Desporte & Sons Seafood Market & Deli has been around for five generations selling locally caught seafood.
The business used to be on Caillavet Street, but after Hurricane Katrina in 2005, it relocated to Porter Avenue and Division Street in Biloxi.
This family-run business is famous for fresh and local seafood and a great deli where a locally inspired lunch can be had for a reasonable price.
The family business started out as a seafood retail market, and over the years moved into the wholesale business, especially after the advent of the casino industry.
But even years before that, the big hotels that were the prize of the Gulf Coast counted on Desporte & Sons for fresh seafood and even for providing teams of oyster shuckers for big events.
Adversity has always been a part of the business’ 120-year history and shops have been lost to fire and storms.
Late owner Junie Desporte was fond of saying, “We keep coming back, just like bad grass.”
Sean Desporte runs the present-day operation, along with the help of several family members, but it is a much more complicated business today.
Sean keeps on top of things by being involved in the industry, including serving on a recovery committee after the BP oil spill in 2010.
He also is involved in efforts to revive the Coast’s oyster industry.
“I’d love to see the day we could lease oyster reefs from the state and market Desporte brand oysters,” he said. “One day soon, Mississippi could be the leader in the oyster industry in the USA. I am very optimistic.”
It isn’t all business and profit for Desporte & Sons, however. Sean and his employees can often be found cooking at community happenings such as events involving the Shuckers baseball team, the Mississippi Sheriffs Association and the graduation at the Mississippi Police Academy.
“You have got to give back to the community that supports you,” Sean said.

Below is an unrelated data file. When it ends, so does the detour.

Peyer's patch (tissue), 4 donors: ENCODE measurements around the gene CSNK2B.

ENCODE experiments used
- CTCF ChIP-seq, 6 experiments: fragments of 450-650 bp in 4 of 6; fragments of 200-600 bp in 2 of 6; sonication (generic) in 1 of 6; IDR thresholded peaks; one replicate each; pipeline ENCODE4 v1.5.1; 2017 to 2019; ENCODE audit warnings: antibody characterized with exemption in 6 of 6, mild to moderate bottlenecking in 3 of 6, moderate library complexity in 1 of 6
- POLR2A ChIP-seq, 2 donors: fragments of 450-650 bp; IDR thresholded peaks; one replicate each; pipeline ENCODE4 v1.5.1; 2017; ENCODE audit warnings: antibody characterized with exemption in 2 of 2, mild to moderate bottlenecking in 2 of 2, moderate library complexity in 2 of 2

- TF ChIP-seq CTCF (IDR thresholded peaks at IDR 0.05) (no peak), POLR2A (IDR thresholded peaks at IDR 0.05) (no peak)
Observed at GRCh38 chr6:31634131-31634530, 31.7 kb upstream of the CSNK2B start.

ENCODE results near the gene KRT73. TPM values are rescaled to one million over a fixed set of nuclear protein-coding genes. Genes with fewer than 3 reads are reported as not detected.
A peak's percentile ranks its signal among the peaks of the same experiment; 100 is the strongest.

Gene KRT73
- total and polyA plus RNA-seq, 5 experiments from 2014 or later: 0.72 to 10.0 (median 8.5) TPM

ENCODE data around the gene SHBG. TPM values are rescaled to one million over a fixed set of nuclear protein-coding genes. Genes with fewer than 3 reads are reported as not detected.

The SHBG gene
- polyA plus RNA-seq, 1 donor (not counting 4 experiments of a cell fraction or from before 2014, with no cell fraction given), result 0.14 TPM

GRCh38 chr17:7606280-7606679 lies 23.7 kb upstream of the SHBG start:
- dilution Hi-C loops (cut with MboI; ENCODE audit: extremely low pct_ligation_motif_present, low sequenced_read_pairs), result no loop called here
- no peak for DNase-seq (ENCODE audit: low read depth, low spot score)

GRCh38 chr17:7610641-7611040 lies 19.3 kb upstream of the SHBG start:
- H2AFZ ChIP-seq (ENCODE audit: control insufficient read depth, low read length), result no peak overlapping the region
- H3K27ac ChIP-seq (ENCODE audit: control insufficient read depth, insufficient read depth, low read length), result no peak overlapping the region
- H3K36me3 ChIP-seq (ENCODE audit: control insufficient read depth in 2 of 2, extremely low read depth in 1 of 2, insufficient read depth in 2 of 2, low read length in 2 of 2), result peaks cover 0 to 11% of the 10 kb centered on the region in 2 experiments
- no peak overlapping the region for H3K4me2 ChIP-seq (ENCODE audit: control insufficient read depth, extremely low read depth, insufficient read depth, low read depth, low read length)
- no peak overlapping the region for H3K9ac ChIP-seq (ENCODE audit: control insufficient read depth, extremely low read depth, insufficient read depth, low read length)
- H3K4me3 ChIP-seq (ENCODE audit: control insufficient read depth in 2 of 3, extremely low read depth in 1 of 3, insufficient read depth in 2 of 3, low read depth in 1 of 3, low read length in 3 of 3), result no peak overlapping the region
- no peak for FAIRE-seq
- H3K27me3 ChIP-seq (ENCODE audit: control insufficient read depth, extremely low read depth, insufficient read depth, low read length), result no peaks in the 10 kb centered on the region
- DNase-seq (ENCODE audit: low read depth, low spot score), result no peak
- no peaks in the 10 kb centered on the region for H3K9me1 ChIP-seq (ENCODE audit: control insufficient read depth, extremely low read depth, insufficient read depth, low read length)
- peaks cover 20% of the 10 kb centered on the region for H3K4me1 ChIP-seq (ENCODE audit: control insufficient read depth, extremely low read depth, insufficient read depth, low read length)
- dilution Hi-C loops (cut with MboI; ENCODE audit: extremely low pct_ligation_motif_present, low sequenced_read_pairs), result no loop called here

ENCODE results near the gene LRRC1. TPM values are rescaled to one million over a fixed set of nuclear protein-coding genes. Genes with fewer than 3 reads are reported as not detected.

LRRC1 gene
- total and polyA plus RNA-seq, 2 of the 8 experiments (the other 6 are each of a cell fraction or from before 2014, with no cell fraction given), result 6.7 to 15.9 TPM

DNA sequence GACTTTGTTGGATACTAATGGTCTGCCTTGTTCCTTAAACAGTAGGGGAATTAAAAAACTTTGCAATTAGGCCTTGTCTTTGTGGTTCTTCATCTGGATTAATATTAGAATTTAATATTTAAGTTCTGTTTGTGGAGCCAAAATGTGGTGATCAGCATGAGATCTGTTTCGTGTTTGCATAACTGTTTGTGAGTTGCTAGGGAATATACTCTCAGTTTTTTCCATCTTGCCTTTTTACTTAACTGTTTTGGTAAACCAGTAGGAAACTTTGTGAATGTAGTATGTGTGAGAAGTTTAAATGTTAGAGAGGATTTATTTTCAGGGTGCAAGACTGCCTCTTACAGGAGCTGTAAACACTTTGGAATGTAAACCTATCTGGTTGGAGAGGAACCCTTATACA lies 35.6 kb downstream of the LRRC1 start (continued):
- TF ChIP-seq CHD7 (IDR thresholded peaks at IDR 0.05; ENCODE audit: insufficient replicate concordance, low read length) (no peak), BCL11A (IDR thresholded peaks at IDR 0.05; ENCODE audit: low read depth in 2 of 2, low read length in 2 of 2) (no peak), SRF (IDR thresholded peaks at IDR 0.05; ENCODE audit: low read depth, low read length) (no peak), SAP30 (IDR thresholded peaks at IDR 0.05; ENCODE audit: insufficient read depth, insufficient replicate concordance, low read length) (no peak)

How to buy seafood
Sean doesn’t mind sharing some of the knowledge he has gained from purchasing fresh seafood professionally.
▪ Be sure what you are looking for is in season, he advises. Buying out-of-season seafood means you are mostly buying frozen seafood that may be fairly old.
▪ Oysters that are in the shell (and presumably still alive) and on ice will always be a good bet. If they are packaged in a plastic container and kept cold, he said, then they will be sweet and delicious as long as they are within the sell-by date.
▪ Buying fish isn’t a difficult task, either, he said. Just make sure they have clear eyes, and smell like the salty ocean. Any seafood product that smells “fishy” should be avoided.
▪ Shrimp should be clear-eyed and firm of body, he said. Mushy shrimp should always be suspected of being old.
▪ Finally, he recommends dealing with a fish seller you know and trust. If you ever question the freshness of anything, he said, just ask. The merchant you are dealing with should be straightforward in telling you how long the fish has been on ice.
Desporte & Sons Seafood Market & Deli
Where: 1075 Division St., Biloxi
When: Monday 7 a.m. to noon; Tuesday-Friday 7 a.m. to 5 p.m.; Saturday 7 a.m. to 3 p.m.; closed on Sunday
Shrimp and sausage po-boy
A recipe from Tim Williams, the deli chef at Desporte & Sons
1 po-boy loaf per person
¼ cup sliced smoked pork sausage
6-8 large shrimp
Sliced tomato and lettuce
Tony Chachere’s Creole Seasoning
Butter as needed
Sauté the sausage in butter or oil until well-browned. Remove and set aside. Season the shrimp with Tony’s and sauté in the same pan you cooked the sausage in, over high heat for 2 minutes. Do not overcook. Toast the bread, add butter if your doctor and diet allows. Add the sausage to the sliced open bread. Add the shrimp and then tomato and lettuce. If you want to use mayonnaise, go for it, but you also might want to consider a good sprinkle of olive oil. If you want to take this po-boy to new levels, add cheese and melt. The real key to this po-boy is well-browned sausage and shrimp that is not overcooked.